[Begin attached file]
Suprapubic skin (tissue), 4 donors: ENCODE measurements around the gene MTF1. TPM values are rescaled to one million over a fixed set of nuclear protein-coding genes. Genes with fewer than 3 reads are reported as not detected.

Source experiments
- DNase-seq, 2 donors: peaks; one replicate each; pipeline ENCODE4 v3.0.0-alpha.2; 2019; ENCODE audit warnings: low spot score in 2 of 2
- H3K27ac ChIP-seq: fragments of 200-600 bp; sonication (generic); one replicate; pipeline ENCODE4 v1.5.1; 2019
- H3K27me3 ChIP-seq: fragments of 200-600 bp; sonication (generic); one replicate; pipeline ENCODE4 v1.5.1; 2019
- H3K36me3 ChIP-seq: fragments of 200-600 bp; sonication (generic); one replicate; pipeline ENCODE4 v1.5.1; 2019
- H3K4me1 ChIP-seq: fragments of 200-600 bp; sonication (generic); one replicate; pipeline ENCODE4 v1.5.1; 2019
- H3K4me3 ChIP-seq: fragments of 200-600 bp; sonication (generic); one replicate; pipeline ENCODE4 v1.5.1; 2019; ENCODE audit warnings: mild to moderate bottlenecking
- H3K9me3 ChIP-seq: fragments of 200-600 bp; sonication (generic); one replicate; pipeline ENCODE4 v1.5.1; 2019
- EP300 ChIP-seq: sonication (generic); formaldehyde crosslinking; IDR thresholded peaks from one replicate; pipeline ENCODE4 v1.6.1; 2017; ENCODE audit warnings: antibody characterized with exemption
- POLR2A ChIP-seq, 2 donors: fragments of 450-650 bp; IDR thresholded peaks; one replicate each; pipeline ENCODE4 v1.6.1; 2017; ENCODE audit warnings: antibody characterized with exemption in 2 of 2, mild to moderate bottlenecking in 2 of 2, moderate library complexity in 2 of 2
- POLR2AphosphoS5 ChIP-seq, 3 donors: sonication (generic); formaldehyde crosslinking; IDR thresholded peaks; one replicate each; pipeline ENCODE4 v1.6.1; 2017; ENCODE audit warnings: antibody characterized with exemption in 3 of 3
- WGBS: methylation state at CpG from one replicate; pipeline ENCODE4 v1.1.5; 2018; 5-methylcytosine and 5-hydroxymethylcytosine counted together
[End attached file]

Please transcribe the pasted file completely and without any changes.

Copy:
Suprapubic skin (tissue), 4 donors: ENCODE measurements around the gene MTF1. TPM values are rescaled to one million over a fixed set of nuclear protein-coding genes. Genes with fewer than 3 reads are reported as not detected.

Source experiments
- DNase-seq, 2 donors: peaks; one replicate each; pipeline ENCODE4 v3.0.0-alpha.2; 2019; ENCODE audit warnings: low spot score in 2 of 2
- H3K27ac ChIP-seq: fragments of 200-600 bp; sonication (generic); one replicate; pipeline ENCODE4 v1.5.1; 2019
- H3K27me3 ChIP-seq: fragments of 200-600 bp; sonication (generic); one replicate; pipeline ENCODE4 v1.5.1; 2019
- H3K36me3 ChIP-seq: fragments of 200-600 bp; sonication (generic); one replicate; pipeline ENCODE4 v1.5.1; 2019
- H3K4me1 ChIP-seq: fragments of 200-600 bp; sonication (generic); one replicate; pipeline ENCODE4 v1.5.1; 2019
- H3K4me3 ChIP-seq: fragments of 200-600 bp; sonication (generic); one replicate; pipeline ENCODE4 v1.5.1; 2019; ENCODE audit warnings: mild to moderate bottlenecking
- H3K9me3 ChIP-seq: fragments of 200-600 bp; sonication (generic); one replicate; pipeline ENCODE4 v1.5.1; 2019
- EP300 ChIP-seq: sonication (generic); formaldehyde crosslinking; IDR thresholded peaks from one replicate; pipeline ENCODE4 v1.6.1; 2017; ENCODE audit warnings: antibody characterized with exemption
- POLR2A ChIP-seq, 2 donors: fragments of 450-650 bp; IDR thresholded peaks; one replicate each; pipeline ENCODE4 v1.6.1; 2017; ENCODE audit warnings: antibody characterized with exemption in 2 of 2, mild to moderate bottlenecking in 2 of 2, moderate library complexity in 2 of 2
- POLR2AphosphoS5 ChIP-seq, 3 donors: sonication (generic); formaldehyde crosslinking; IDR thresholded peaks; one replicate each; pipeline ENCODE4 v1.6.1; 2017; ENCODE audit warnings: antibody characterized with exemption in 3 of 3
- WGBS: methylation state at CpG from one replicate; pipeline ENCODE4 v1.1.5; 2018; 5-methylcytosine and 5-hydroxymethylcytosine counted together